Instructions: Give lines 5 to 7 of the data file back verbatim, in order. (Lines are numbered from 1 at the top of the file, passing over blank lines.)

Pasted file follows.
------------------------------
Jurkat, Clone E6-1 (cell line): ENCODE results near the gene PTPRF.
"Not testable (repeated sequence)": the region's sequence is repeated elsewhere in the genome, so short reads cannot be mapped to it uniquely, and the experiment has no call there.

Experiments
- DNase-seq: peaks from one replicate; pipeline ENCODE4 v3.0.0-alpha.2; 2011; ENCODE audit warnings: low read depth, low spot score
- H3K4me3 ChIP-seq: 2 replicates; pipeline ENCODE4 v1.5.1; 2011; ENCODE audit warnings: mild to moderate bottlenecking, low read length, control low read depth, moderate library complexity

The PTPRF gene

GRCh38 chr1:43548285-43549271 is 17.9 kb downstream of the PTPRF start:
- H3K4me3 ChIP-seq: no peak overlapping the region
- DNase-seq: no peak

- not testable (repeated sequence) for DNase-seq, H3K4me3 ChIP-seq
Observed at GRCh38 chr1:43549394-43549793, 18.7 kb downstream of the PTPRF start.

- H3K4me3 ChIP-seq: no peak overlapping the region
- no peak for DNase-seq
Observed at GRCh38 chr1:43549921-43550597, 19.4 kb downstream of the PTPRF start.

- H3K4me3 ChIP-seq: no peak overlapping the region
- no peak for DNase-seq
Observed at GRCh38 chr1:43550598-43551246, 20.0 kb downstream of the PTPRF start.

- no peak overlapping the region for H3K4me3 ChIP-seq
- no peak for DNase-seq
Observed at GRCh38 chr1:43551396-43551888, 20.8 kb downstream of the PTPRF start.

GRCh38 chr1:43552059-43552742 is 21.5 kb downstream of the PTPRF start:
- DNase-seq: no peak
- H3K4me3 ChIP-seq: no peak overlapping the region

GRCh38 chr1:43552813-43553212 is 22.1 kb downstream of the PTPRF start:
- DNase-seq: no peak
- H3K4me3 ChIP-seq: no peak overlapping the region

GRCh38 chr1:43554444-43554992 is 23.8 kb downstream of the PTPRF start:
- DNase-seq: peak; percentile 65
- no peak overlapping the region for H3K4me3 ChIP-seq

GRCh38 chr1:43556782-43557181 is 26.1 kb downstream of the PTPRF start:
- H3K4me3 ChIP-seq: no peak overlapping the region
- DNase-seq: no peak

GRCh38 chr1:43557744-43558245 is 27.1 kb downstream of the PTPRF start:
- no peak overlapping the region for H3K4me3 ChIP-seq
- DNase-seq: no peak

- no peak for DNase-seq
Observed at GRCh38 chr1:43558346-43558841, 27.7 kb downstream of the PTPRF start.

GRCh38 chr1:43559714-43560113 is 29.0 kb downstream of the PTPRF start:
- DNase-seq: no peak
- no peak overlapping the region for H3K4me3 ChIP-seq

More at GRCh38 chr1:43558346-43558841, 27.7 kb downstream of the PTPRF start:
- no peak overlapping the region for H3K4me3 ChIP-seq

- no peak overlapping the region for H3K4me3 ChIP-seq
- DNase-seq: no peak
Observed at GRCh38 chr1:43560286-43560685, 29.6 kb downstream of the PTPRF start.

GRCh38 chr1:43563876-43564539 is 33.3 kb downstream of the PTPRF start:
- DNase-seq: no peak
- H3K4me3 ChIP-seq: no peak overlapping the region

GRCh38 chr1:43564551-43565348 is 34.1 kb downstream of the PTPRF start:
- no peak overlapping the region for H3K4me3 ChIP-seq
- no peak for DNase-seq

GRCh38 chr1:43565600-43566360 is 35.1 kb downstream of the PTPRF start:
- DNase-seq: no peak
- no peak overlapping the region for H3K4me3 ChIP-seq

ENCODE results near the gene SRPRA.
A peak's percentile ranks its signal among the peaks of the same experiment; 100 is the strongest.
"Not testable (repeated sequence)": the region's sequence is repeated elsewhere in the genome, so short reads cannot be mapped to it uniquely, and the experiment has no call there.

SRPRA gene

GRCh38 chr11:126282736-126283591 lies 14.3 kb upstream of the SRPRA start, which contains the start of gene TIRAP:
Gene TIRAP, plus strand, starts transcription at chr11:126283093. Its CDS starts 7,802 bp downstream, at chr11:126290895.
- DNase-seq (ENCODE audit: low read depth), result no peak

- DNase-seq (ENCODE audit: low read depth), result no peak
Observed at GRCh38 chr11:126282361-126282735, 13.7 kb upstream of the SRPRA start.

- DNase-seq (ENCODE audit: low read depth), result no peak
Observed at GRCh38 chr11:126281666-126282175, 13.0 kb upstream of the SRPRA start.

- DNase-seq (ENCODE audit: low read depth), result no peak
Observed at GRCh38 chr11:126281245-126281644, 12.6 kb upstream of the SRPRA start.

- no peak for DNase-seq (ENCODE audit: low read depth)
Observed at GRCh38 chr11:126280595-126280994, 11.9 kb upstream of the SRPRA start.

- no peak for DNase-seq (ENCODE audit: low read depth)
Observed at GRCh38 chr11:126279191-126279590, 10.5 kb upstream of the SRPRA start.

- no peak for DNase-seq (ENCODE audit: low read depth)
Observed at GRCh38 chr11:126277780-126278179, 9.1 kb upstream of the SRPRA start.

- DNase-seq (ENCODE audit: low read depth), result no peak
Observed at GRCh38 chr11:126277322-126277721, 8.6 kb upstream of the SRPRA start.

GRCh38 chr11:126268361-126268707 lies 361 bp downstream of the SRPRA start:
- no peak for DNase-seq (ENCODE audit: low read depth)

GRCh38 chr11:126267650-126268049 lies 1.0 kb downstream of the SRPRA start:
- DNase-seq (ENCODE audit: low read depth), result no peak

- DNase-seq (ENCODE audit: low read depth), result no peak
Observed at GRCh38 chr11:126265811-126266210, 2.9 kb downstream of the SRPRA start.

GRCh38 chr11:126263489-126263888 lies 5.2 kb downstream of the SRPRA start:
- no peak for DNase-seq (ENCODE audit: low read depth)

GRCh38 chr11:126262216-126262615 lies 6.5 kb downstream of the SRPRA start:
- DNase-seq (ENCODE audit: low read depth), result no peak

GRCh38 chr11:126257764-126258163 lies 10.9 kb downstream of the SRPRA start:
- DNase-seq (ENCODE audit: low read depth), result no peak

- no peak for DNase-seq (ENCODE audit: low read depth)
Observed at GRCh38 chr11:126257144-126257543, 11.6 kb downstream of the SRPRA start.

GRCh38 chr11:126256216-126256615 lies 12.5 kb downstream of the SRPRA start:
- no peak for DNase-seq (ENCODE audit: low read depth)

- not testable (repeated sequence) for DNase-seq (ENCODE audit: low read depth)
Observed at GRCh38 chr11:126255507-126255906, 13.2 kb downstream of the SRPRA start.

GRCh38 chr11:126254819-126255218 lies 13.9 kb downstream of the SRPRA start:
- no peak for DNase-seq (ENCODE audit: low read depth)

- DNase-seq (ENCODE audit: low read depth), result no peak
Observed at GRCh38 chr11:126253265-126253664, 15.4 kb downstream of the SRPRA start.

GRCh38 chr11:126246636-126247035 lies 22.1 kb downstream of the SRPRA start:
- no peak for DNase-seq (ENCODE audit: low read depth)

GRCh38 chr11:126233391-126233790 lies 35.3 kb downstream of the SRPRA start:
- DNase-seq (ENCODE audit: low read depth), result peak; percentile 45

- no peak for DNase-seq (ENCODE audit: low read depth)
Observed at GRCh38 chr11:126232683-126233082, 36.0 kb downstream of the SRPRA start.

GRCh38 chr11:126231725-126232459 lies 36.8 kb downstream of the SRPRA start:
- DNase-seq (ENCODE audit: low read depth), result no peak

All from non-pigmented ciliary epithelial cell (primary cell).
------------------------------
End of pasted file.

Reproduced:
- H3K4me3 ChIP-seq: 2 replicates; pipeline ENCODE4 v1.5.1; 2011; ENCODE audit warnings: mild to moderate bottlenecking, low read length, control low read depth, moderate library complexity

The PTPRF gene

GRCh38 chr1:43548285-43549271 is 17.9 kb downstream of the PTPRF start: